A few days ago we took a daytrip to Rio Sereno on the Costa Rican border. Shorter distance but travel time is about the same as going to Paso Canoas, Panama’s major western border town. Jan wanted to look for a supplier of hanging baskets. Hardly worth it to me, but she had heard it was a pretty drive and convinced me to make the trip. It was a pretty drive, and that’s what this post was originally going to be about. But things happen, especially things that start with the letter “s”.
Either on our way over or on the way back I mentioned to her that we needed to renew the car insurance soon. I noticed that it expires early next month. No more was said about it.
When we were just a few kilometers from home there was a lone cop doing a traffic stop. He wanted to see drivers license and insurance. No problem. Here you go.
He pointed out the expiration date of the policy: 07-06-16. Yes, so what’s the problem? I barely uttered the words when I realized that down here that date means the 7th day of June, not the 6th day of July. I knew that, but somehow my brain wasn’t in gear when I looked at the policy a few weeks ago. (That happens a lot lately.)
He told us to pull off the road. He was going to write us a ticket. From there it got only worse. He said he was calling a tow truck. I tried, Jan tried, but there was no talking him out of it. He was not going to let us drive the vehicle without insurance.
OK, so how about I leave the car here, go to town and come back with an insurance policy? He wasn’t interested. I really considered offering a bribe. It would be so much cheaper … and faster. Jan said no. She was probably right. But we’ll never know about that.
All this happened on a Saturday mid-afternoon. I called my insurance agent immediately upon reaching home. Well, she got out of the business about 6 months ago. So we called both of our two closest friends here and got recommendations from each. One of the agents responded even late on a Saturday afternoon. By Sunday we had a list of things she needed to write the policy: registration, drivers licenses, passports, and pictures of the car.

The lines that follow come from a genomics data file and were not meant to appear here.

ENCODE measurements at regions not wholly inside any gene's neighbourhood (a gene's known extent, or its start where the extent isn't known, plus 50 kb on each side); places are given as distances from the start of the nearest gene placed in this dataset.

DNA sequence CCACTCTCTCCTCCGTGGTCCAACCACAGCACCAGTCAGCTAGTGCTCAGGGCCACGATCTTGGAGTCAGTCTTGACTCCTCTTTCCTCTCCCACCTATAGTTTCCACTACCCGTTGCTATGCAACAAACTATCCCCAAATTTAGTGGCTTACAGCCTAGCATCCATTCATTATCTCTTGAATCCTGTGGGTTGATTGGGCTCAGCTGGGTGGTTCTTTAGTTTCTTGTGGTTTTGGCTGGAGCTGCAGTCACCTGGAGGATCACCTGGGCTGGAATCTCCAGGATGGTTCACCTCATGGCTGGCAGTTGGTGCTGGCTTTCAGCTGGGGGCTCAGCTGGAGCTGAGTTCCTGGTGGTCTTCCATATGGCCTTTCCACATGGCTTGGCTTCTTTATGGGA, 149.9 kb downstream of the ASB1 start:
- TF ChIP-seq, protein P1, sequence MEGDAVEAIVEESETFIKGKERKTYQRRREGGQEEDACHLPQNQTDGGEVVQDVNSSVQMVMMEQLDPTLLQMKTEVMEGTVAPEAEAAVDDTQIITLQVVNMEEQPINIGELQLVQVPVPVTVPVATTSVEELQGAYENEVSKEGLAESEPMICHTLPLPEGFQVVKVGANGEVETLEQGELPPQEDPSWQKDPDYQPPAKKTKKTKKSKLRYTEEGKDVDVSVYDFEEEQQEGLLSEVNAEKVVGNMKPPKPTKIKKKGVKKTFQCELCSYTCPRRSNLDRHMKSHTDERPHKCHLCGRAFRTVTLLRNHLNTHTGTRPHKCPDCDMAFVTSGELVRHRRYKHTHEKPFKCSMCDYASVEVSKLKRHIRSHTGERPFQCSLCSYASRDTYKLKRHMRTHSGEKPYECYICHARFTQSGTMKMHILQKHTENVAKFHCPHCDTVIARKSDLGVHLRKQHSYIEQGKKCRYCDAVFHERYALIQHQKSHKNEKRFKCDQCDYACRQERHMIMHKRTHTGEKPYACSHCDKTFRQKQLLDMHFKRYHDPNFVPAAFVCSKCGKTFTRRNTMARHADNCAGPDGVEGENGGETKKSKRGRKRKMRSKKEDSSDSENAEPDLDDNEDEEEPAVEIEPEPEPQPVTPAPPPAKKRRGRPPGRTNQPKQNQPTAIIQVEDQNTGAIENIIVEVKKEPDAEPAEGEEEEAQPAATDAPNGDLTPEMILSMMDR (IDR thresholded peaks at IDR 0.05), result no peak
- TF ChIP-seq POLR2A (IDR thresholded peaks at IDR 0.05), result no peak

The car was at an impound. Couldn’t get in for photos on a Sunday. So that had to wait until Monday morning.
By Tuesday morning we had an emailed copy of our new policy. I went to try to get our car out of jail but was told we had to first pay the ticket. I expected that, but thought it was worth a try.
We had to go into David to take care of the ticket. A one hour drive, one way.
Without too much difficulty we found the place. A non-descript little office in one of the wings of Chiriqui Mall, the closest thing to a shopping center around here. (But that’s about to change.)
The first window Jan went to (I’m taking pictures) referred her to a different clerk at a free-standing desk.
This clerk said or did something and then Jan went back to the original window.
It was suggested by a friend that the ticket might be waived when we provided proof of insurance. That didn’t happen. $50.
Before leaving I thought I would be great if Jan took a picture of me on this bike. She wouldn’t even consider it.
OK, so now I couldn’t wait to get back home and get our car out of hock.
When we got to the impound lot the old man I’d been dealing with wasn’t around. I dealt with the wife and the daughter. They wrote me up for $195. I was livid, and they knew it. But what could one expect from a towing business, right? Even in Panama.
We barely got home when the owner, the old man, called. His women made a mistake. They charged me according to someone else’s bill. Come back and he will refund us $50. And he did. I was and still am dumbstruck.